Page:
Paul Cowan, Vice President of Marketing at Shutterstock, talked about the conundrum of creating content when the biggest challenge is creating content.
“The world of marketing, content production, and how we’re communicating with our audiences has really changed,” stated Cowan at the beginning of his thought leadership presentation at the 2019 Growth Forum: Becoming a Digital First Company, held on April 3 in New York City. “We’re raising an entire generation of people who will avoid all the ads and content we’re going to produce. They have three channels of choice that they like for consuming content—games on a tablet, YouTube, and Netflix, in that order. On these platforms, they don’t see any messaging. As a marketer, that’s horrible,” he said.
“The external factors that are stressing content-generation systems include the explosion of mobile, the digital triopoly—Amazon/Google/Facebook—and individuality at scale. We’re checking our phones an average of 150 times a day and checking Facebook an average of 14.4 times a day. Native ad buys have increased 74% year over year. Video has been growing at massive rates over the past two years, largely because of mobile adoption and the costs of data and streaming going down. Being able to scale out video production is going to be necessary for a lot of marketers, but it’s expensive. The average cost to produce a 30-second spot is $50,000,” said Cowan.
“Looking at the digital triopoly, Facebook and Google account for about 60% of the ad market right now. One in five ad dollars is spent on Facebook, and there’s been a 129% growth in Amazon ads year over year. This has empowered any marketer to create and reach a mass audience in ways they could never before,” he said.
“Individuality at scale means every customer has a much greater expectation that marketers will be talking specifically to them about things that are relevant to them. How do we get focused in our messages for each segment to become more relevant? The top challenges that marketers have with creating content are: creating content, scaling content, generating ideas, consistency in communications, and writing. The root of the problem is that creating ideas is tough. We need to create mission-specific content for each of the different platforms,” Cowan pointed out.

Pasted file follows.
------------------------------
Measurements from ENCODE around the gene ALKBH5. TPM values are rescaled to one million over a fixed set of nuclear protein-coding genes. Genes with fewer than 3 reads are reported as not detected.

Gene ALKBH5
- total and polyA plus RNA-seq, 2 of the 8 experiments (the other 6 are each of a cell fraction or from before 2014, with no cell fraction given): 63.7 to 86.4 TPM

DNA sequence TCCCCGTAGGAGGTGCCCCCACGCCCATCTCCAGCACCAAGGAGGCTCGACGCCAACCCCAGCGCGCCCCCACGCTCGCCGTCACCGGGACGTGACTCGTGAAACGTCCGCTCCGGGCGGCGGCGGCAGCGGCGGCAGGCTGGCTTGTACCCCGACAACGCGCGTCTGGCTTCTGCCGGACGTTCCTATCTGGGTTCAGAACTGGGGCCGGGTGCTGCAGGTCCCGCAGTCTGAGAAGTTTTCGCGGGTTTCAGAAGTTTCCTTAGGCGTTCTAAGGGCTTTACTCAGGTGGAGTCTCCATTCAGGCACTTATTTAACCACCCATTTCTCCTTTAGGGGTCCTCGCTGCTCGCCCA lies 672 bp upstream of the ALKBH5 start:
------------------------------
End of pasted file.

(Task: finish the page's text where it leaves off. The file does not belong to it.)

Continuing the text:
“We’ve discovered that being able to scale content involves three key components—visual identity, rapid ideation, and scalable production. Regarding visual identity, there are two things that we, as marketers, do a lot. One is consistency and the other is differentiation. We want our brand to have a consistent look and feel, and, with differentiation, we want to create as much separation between us and our competitors as we can. There’s a sea of sameness across many brand categories, so we need consistency in the message and differentiation in the presentation, so our brand stands out.”
Rapid ideation has to do with generating ideas in new ways, said Cowan. “We do this by looking at new processes, new sources, and fewer rules. From a marketing standpoint, new processes include moving from waterfall to agile and linear to distributed. When we’re trying to talk to these multiple segments, we need to loosen up the rules and explore the different voices we can speak in to appeal to people in different ways.”
Cowan presented a case study about Marriott, which wanted to raise awareness of its rewards programs with Millennials by focusing on experiences around its properties. To do this, they wanted to create 125 Instagram stories and 760 videos, boomerangs, and photos using 130 creatives worldwide and 80 destinations across 30 countries. “We were able to scale the ideation side as well as the execution side. This resulted in more than 7.2 million organic views.”
Cowan offered these three key takeaways:
- Rethink the model.
- Build and test more.
- Keep in mind that things don’t need to be perfect.
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